The 5m central space console has certainly gone - although the oak enclosure is still there and used as a cupboard. There must have been a lot of nice ivory in it!

 

JJK

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This afternoon I was talking to an organist who used to live in Liverpool in his youth and who knew Harry Goss-Custard. He told me that the original plan was for the organ to have a six-manual console. The implication was that he heard this from RG-C himself. Anyone know anything further about this?

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This afternoon I was talking to an organist who used to live in Liverpool in his youth and who knew Harry Goss-Custard. He told me that the original plan was for the organ to have a six-manual console. The implication was that he heard this from RG-C himself. Anyone know anything further about this?

 

 

There's nothing in any literature I've ever read to suggest a six-manual console was ever envisaged -- certainly not for the instrument as originally contracted, and neither as far as I know to cater for the additions that were planned in 1940. I've never heard anyone mention this before either. As for the fate of the five-manual 1940 console, it was disconnected by 1965, when the mobile two-manual console was installed, and removed from the cathedral in the early 1970s (by Willis, I think). I believe that when plans were forming for the 1989 mobile five-manual console, the remains (if indeed there were any) of the 1940 console were considered for use. But I've no idea whether any of it still existed by that date. The two-manual console is stored in the cathedral basement and is from time to time mooted as a possible mobile console for use with the Lady Chapel organ.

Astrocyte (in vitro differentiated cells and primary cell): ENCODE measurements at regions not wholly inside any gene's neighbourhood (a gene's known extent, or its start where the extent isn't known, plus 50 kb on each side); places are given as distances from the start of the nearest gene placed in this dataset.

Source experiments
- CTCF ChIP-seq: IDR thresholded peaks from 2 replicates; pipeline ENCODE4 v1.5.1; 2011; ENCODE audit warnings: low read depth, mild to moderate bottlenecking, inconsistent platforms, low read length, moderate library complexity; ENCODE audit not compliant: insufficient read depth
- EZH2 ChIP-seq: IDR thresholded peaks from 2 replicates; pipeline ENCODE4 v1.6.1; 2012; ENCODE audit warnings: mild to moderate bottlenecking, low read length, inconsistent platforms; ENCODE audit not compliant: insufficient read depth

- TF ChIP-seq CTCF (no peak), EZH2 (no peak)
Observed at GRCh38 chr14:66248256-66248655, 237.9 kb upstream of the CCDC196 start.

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Quote: JEPHTHA

" As for the fate of the five-manual 1940 console, it was disconnected by 1965, when the mobile two-manual console was installed, and removed from the cathedral in the early 1970s (by Willis, I think)".

 

 

The 5-manual nave console was indeed removed by Willis, much to the consternation of the authorities! Mr. Willis sent several men with trolleys etc., to dismantle and remove it and when there were protestations made ..... "you can't do that!"... he arrived calmly carrying the contract and other relevant paperwork which demonstrated quite obviously that it had never been paid for. :P

 

A common problem isn't it? Those who should know better, often forget from where they've had the greatest support.

 

I have the 'remains' - as Jeptha so politiely refered to it - in the factory here. All interesting stuff. :D

 

David Wyld

Henry Willis & Sons